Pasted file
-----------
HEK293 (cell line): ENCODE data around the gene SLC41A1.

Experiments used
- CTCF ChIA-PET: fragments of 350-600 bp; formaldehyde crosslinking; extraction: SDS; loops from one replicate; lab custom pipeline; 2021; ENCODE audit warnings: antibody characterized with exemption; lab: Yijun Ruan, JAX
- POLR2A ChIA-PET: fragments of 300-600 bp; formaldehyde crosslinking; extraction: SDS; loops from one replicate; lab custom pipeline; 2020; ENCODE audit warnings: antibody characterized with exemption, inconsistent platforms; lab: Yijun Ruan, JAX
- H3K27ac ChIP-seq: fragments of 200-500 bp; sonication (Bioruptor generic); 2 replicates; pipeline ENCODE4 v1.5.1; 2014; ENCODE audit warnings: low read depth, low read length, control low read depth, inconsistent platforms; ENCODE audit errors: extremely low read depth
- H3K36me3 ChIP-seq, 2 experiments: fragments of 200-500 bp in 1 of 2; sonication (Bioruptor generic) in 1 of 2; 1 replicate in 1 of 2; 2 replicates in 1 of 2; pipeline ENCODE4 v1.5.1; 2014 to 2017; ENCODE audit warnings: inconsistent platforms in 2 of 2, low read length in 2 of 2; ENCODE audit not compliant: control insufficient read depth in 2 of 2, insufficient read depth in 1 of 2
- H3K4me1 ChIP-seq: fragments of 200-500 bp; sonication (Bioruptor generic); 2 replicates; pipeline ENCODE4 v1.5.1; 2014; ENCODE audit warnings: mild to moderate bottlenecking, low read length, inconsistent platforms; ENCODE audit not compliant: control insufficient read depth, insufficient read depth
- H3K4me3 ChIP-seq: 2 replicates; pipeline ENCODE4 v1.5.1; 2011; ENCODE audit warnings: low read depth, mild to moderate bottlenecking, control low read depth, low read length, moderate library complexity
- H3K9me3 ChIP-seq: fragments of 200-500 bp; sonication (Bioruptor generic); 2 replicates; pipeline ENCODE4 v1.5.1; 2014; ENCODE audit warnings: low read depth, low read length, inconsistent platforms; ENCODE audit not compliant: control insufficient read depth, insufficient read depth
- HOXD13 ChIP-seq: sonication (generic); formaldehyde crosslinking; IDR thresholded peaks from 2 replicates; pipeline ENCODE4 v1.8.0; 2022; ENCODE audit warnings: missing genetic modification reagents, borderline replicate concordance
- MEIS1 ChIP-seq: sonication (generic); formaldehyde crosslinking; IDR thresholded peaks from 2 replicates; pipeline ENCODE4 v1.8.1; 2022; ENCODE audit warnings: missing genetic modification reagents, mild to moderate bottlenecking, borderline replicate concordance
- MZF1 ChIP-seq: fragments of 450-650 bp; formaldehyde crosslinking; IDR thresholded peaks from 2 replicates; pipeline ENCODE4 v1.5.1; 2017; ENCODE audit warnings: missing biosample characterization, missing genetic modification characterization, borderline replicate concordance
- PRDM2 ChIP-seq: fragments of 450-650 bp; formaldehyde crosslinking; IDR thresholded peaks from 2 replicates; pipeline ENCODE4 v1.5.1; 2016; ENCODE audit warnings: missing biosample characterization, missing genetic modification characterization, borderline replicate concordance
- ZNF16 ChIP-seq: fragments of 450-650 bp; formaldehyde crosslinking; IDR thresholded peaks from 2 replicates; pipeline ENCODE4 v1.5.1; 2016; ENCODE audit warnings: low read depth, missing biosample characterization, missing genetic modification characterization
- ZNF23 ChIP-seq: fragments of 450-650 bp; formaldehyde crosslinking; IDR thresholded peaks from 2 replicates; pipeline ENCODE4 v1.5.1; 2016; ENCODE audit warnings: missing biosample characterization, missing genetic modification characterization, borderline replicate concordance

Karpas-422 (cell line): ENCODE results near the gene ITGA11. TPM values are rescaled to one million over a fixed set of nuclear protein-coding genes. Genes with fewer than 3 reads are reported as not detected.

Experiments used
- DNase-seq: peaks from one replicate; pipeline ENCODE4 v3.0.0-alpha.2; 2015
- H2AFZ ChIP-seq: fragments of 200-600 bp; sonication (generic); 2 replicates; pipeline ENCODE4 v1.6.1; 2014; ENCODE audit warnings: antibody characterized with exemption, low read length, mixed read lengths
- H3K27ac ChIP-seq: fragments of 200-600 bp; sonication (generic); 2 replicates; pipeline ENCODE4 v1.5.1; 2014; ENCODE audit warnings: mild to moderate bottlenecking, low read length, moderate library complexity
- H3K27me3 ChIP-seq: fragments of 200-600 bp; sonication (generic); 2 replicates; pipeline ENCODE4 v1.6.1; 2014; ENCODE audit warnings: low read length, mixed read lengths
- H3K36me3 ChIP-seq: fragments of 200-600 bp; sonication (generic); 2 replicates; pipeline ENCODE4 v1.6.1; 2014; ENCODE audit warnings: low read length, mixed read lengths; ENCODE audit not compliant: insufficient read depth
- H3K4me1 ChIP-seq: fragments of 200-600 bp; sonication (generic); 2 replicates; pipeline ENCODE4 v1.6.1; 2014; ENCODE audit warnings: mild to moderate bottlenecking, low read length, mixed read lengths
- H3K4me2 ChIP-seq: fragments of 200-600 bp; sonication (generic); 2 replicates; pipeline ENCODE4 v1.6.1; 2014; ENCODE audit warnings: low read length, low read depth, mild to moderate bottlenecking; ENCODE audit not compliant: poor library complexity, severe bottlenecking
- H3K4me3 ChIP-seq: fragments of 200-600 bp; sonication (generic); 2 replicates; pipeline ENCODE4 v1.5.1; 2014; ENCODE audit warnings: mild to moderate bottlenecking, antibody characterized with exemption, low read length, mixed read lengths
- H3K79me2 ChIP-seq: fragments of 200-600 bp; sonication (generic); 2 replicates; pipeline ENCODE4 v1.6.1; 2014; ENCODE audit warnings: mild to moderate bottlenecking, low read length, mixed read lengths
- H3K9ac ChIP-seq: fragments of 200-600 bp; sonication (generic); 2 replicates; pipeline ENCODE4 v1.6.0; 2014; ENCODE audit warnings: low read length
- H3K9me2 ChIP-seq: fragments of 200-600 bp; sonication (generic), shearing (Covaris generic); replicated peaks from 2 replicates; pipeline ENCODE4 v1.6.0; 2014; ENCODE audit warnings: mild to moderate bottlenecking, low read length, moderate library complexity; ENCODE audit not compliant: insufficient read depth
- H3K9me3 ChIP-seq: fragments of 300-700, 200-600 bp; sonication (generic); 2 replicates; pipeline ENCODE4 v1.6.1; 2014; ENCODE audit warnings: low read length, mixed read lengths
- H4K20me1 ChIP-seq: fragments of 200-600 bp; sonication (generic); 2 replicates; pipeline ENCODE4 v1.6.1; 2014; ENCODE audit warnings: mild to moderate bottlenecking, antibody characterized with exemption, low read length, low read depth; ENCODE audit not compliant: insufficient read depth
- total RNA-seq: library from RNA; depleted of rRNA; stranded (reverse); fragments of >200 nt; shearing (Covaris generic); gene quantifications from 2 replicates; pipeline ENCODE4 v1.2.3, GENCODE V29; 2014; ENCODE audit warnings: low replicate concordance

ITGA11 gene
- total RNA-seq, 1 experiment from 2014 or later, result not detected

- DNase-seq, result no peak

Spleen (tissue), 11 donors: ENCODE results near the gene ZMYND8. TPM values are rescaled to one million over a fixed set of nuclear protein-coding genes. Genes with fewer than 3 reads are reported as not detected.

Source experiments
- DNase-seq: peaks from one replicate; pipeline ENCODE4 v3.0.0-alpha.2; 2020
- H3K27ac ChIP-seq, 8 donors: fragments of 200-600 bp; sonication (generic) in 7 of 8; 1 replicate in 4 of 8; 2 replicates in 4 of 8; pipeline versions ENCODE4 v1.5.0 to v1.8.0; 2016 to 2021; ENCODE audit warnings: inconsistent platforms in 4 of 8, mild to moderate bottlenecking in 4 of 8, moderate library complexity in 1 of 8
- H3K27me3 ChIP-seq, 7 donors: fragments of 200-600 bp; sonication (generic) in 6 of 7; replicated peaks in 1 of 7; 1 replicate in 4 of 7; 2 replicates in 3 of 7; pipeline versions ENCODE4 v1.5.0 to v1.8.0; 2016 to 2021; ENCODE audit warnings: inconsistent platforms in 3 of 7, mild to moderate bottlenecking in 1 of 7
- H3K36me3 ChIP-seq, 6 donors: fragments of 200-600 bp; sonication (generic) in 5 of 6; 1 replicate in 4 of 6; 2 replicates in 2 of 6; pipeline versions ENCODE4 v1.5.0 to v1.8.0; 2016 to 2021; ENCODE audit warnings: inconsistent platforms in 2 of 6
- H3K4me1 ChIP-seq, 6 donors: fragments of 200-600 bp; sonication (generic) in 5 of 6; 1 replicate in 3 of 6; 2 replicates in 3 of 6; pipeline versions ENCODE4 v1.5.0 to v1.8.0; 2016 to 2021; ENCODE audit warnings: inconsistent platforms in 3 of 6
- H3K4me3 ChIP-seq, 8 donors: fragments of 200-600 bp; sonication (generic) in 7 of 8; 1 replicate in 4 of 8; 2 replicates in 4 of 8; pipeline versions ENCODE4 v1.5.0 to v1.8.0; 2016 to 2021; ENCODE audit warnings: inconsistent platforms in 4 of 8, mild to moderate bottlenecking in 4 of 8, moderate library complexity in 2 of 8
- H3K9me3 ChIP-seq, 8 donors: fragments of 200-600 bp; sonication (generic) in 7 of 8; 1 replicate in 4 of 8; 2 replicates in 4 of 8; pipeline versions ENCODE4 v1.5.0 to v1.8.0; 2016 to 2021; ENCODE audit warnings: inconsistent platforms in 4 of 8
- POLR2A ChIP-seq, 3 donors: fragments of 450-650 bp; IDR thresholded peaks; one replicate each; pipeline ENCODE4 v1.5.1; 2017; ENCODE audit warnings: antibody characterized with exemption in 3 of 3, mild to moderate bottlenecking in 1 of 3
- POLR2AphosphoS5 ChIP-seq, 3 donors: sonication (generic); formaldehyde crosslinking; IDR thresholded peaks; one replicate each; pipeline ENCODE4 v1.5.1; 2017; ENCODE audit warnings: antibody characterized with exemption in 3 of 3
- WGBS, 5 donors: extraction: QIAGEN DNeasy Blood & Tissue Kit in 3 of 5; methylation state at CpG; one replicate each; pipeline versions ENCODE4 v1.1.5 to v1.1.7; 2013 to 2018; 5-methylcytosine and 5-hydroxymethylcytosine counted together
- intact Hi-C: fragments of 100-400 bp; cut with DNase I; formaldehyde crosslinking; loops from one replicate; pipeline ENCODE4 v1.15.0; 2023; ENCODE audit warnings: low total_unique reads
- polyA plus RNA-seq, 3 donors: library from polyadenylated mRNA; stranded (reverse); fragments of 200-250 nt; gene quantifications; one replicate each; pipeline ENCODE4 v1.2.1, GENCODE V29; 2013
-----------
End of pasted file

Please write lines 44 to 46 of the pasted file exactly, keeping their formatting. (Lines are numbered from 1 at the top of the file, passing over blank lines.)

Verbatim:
- POLR2A ChIP-seq, 3 donors: fragments of 450-650 bp; IDR thresholded peaks; one replicate each; pipeline ENCODE4 v1.5.1; 2017; ENCODE audit warnings: antibody characterized with exemption in 3 of 3, mild to moderate bottlenecking in 1 of 3
- POLR2AphosphoS5 ChIP-seq, 3 donors: sonication (generic); formaldehyde crosslinking; IDR thresholded peaks; one replicate each; pipeline ENCODE4 v1.5.1; 2017; ENCODE audit warnings: antibody characterized with exemption in 3 of 3
- WGBS, 5 donors: extraction: QIAGEN DNeasy Blood & Tissue Kit in 3 of 5; methylation state at CpG; one replicate each; pipeline versions ENCODE4 v1.1.5 to v1.1.7; 2013 to 2018; 5-methylcytosine and 5-hydroxymethylcytosine counted together